Sheldon Kirshner

iMordecai — A Feel-Good Film

Marvin Samel’s feel-good movie, iMordecai, traces the steps of a Polish Holocaust survivor who finds new meaning in life after his son buys him a cell phone.

Based on a true story, it will be available on VOD platforms starting on April 4.

Partly animated, iMordecai is set in Miami Beach, a mecca of Jewish sunbirds and the home of  Mordecai Samel (Judd Hirsch), a retired plumber and house painter, and his wife, Fela (Carol Kane), who are in the sunset of their lives.

In the first scene in which he appears, Mordecai is enveloped in a cloud of dust and grit. Wielding a noisy jackhammer, he is remodelling a bathroom in his condominium. Although he is well into his dotage, he is still handy around the house. As he recalls his days as a plumber, he jokes that he turned “shit into money.”

When his son, Marvin (Sean Astin), advises him to acquire a cell phone, Mordecai resists. An old school type, he prefers using a land line telephone. Nevertheless, he reluctantly accompanies Marvin to a phone store. “I don’t even know what I’m doing here,” he complains loudly. Before he leaves the shop, he meets a friendly salesperson named Nina (Azia Diner Hale).

Frustrated by the apparent complexities of his new acquisition, Mordecai decides to return it. He changes his mind after Nina offers him a few lessons. Mordecai takes a shine to Nina, at least platonically.

At this point, Fela is diagnosed with dementia, and Marvin encounters cash-flow problems with his fledgling cigar business. Mordecai is unduly rough on Marvin. “I raised a schlemiel,” he groans, using a well-worn Yiddish word for an incompetent. Later in the film, after one of his deals collapses, Marvin sours on Mordecai.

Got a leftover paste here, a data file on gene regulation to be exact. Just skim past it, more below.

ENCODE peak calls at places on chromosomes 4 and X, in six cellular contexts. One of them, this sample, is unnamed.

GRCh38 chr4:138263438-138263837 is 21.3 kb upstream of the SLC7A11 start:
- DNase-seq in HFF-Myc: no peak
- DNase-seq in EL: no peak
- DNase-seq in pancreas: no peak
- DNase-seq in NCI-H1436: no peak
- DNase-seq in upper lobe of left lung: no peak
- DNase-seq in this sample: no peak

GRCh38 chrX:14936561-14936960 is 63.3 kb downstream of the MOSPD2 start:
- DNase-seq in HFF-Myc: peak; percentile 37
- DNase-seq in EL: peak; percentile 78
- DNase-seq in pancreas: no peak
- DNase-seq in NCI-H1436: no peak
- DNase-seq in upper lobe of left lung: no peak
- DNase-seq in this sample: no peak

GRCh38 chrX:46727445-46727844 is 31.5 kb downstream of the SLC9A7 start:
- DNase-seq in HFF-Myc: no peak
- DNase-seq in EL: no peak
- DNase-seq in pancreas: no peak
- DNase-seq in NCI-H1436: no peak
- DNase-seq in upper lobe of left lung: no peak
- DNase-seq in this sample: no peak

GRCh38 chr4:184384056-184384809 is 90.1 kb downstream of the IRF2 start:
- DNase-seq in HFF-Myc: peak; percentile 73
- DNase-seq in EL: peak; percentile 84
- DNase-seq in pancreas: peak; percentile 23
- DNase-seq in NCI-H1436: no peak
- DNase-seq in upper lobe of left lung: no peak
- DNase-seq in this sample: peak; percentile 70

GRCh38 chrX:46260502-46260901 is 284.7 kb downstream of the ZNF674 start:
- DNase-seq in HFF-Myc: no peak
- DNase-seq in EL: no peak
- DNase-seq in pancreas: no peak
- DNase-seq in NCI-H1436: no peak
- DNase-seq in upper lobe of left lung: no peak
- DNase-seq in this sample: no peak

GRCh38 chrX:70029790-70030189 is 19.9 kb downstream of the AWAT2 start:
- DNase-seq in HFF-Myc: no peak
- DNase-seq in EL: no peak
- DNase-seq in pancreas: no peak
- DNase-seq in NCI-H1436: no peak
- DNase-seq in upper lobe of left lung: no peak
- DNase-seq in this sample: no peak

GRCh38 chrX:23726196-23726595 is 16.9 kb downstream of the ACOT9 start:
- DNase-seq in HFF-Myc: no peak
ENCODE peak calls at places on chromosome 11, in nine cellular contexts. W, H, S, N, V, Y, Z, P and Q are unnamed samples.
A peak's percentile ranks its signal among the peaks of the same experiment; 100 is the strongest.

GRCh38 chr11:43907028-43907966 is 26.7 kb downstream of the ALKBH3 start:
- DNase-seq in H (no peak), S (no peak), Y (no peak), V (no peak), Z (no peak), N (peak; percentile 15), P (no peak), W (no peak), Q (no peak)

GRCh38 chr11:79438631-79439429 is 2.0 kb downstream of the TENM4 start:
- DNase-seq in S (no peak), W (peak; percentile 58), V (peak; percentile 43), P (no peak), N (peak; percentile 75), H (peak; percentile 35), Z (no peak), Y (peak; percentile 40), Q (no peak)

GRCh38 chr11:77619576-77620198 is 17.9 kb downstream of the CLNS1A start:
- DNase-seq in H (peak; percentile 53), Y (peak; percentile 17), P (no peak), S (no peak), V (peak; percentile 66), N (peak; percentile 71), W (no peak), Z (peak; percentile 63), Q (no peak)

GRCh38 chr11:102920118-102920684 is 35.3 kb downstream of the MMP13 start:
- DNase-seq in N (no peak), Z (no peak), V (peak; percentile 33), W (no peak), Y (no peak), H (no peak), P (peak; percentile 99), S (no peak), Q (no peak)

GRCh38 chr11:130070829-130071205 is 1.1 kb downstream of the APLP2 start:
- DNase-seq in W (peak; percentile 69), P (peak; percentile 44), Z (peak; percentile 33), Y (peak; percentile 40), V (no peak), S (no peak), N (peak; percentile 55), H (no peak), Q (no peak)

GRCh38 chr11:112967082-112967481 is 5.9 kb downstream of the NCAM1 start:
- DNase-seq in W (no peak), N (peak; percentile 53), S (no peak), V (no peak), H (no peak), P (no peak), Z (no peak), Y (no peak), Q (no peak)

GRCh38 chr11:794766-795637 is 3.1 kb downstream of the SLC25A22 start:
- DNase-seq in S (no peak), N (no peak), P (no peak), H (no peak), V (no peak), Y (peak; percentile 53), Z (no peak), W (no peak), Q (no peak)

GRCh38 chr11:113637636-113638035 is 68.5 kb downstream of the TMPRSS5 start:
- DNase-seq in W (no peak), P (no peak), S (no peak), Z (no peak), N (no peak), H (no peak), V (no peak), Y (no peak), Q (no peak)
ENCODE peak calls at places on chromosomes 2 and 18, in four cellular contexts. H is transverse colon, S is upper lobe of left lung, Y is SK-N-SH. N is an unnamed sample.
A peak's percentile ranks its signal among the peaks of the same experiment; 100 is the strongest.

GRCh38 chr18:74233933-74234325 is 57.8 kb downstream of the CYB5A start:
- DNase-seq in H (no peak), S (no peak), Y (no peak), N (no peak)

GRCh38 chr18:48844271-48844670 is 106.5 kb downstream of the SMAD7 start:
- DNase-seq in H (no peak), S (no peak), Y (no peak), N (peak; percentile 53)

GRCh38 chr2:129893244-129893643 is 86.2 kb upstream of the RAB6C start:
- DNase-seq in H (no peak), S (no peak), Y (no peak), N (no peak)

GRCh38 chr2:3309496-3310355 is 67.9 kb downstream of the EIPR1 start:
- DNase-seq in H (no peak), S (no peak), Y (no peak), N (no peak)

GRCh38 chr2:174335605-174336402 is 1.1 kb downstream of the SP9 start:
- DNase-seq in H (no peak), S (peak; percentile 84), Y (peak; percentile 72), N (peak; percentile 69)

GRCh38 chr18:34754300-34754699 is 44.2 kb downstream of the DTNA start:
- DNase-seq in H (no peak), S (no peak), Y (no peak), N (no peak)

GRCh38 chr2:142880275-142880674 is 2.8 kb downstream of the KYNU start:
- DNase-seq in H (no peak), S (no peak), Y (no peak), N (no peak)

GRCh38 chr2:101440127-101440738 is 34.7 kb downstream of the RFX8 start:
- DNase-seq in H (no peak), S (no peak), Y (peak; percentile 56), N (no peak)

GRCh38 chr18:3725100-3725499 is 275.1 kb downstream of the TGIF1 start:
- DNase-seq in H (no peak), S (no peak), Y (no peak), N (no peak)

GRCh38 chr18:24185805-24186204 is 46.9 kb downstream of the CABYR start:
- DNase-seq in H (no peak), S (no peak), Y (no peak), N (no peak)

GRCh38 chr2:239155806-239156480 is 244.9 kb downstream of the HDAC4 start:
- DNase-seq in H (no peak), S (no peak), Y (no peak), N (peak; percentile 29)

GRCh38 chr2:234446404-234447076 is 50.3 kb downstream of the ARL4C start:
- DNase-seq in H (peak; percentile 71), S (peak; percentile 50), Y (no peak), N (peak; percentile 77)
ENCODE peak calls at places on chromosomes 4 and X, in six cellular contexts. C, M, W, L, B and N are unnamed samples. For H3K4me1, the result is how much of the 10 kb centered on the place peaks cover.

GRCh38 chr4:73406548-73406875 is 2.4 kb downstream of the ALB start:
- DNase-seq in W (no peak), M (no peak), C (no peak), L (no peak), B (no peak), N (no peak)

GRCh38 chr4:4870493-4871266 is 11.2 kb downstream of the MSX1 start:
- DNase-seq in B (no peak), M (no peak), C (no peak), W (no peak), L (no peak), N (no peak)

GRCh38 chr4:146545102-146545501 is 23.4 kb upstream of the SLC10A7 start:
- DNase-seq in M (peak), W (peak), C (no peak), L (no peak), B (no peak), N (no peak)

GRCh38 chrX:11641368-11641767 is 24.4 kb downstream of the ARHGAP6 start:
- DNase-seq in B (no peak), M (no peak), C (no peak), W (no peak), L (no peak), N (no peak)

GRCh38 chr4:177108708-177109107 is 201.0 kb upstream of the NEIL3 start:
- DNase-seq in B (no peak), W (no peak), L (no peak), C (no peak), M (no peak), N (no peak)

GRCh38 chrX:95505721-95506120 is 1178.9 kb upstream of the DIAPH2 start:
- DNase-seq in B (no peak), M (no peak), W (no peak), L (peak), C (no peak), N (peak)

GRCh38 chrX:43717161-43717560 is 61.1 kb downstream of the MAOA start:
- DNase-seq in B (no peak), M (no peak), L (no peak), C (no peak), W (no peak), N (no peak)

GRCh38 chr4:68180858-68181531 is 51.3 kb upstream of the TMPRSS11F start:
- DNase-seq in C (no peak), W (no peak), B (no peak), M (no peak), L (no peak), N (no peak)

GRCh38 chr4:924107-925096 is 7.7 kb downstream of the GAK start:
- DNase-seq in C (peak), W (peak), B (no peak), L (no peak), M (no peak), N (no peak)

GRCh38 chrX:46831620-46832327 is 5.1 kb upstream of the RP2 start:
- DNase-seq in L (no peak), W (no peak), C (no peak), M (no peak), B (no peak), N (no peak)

Hirsch sinks into his role as a curmudgeon with ease and confidence, but Kane is relatively weak as a submissive wife. Hale exudes the freshness and vitality of youth.

The animated segments, which appear periodically, add zest to the film. In the main, they refer to two events: Mordecai’s birth in a village in eastern Poland in 1933 and the entry of Soviet troops into the region in 1939. These references are underdeveloped, as is Mordecai’s life in Israel after World War II.

Mordecai’s fond memories of Poland before the war are evident as he shows Nina vintage photographs of his family, some of whom perished in the Holocaust. Not a single photograph is of his mother, whose face he can’t remember.

Nina likes Mordecai, too, and the pair spend time together at an amusement park, on a beach, in a restaurant and in a comedy club, causing Fela to grow needlessly suspicious of their friendship. Nina encourages Mordecai to take up artistic painting, and the works he produces impress her.

These activities invigorate and uplift Mordecai, making him feel less like an old man and more like an active member of the community. “It’s nice to have family and friends,” he says in a moment of exuberance.

Mordecai’s relationship with Nina hits a bump in the road when she discloses a dark secret, but they manage to resolve the fleeting crisis.

While iMordecai is mildly entertaining, it is hardly riveting or memorable. It is one of those conventional middle-of-the-road movies you watch and forget shortly afterward.

About the Author
Sheldon Kirshner is a journalist in Toronto. He writes at his online journal,